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Key value for chemical safety assessment

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The uptake, distribution, and elimination of the commercial BDE-209 product(s) after oral, intravenous (IV), or intraperitoneal administration in rats have been evaluated in several studies (El Dareer et al., 1987; Mörck et al., 2003; Norris et al., 1973, 1974, 1975; NTP, 1986; Riu et al., 2008; Sandholm et al., 2003; Biesemeier et al. 2010). Certain of these studies followed total 14C-radioactivity or total bromine content via neutron activation analysis. Others used methods based on detection of individual BDE congeners. Absorption and metabolism has also been followed in the dairy cow and the seal (Kierkegaard et al., 2007; Thomas et al., 2005). An in vitro study has also been conducted using hepatic microsomes from a marine mammal (Gebbink et al., 2006). Further, an in vitro dermal absorption study has been conducted (Hughes et al., 2001).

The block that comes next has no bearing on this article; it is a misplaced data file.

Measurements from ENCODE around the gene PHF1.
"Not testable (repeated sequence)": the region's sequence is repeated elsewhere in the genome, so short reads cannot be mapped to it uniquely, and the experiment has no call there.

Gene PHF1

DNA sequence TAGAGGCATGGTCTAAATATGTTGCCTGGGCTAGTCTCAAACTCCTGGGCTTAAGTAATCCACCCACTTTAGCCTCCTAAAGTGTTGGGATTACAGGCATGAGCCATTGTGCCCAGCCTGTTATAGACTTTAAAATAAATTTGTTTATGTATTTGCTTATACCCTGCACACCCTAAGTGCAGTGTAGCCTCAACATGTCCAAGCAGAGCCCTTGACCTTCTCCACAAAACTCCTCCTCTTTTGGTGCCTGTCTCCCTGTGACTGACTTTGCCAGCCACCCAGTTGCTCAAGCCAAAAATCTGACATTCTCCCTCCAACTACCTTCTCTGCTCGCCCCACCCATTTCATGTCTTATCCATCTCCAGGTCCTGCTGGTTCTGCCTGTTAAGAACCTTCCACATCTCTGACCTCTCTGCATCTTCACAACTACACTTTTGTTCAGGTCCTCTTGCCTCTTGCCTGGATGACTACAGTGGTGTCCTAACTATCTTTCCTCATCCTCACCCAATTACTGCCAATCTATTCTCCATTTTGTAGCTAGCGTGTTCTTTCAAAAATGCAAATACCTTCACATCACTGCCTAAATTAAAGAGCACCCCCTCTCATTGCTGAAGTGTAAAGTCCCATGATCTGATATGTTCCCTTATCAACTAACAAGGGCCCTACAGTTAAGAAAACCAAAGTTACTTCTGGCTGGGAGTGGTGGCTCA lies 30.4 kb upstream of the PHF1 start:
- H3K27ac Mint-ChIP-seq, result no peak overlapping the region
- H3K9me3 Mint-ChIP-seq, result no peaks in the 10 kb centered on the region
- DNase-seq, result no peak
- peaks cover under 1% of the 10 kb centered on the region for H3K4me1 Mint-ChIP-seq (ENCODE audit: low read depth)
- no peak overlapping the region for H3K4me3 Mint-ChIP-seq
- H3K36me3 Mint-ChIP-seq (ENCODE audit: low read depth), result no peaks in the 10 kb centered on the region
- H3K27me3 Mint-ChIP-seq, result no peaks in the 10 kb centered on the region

The various studies on the commercial product or noncommercial BDE-209 congener indicate poor oral absorption, and essentially no elimination in the urine with typically greater than 90% of an oral dose eliminated in the feces within 72 h as the parent molecule or bound residues. As expected, gavage administration may result in slightly more uptake than administration via the diet. Removal of bromine atoms from the parent molecule to produce lower BDE congeners, if it occurs, represents only a minor fraction of the dose (<3%). At most, it appears that only 1 or 2 bromine atoms may be removed metabolically either in the liver or by gut bacteria. Blood and tissue levels following oral exposure are routinely very low, and represent only a small fraction of the oral dose. After oral dosing, highest concentrations of the parent molecule are typically found in the liver, and are likely related to the venous blood flow from the digestive tract. Direct elimination into the bile, without prior systemic circulation, of a substantial fraction of the absorbed dose likely accounts for the low blood levels. A low uptake from the gut coupled with direct elimination from the liver to the bile results in only a small fraction of an oral dose reaching the systemic circulation and, ultimately, tissues. Skin absorption is negligible. Accumulation after repeated doses is minimal. Blood levels of nonaBDEs, commonly ascribed as metabolites of BDE-209, are typically <0.5% of that of the parent and are indicative of low absorption and/or minimal formation. The designation of nona- and octaBDEs as BDE-209 metabolites is complicated by their presence in test articles. The above findings are relevant for reference value development because they indicate that comparable ADME properties for BDE-209 exist in different species, which supports the use of allometric scaling for addressing interspecies differences in toxicokinetics. See Hardy et al (2009) Critical Reviews in Toxicology 39(S3):1 -44 for a detailed discussion of the BDE-209 ADME studies.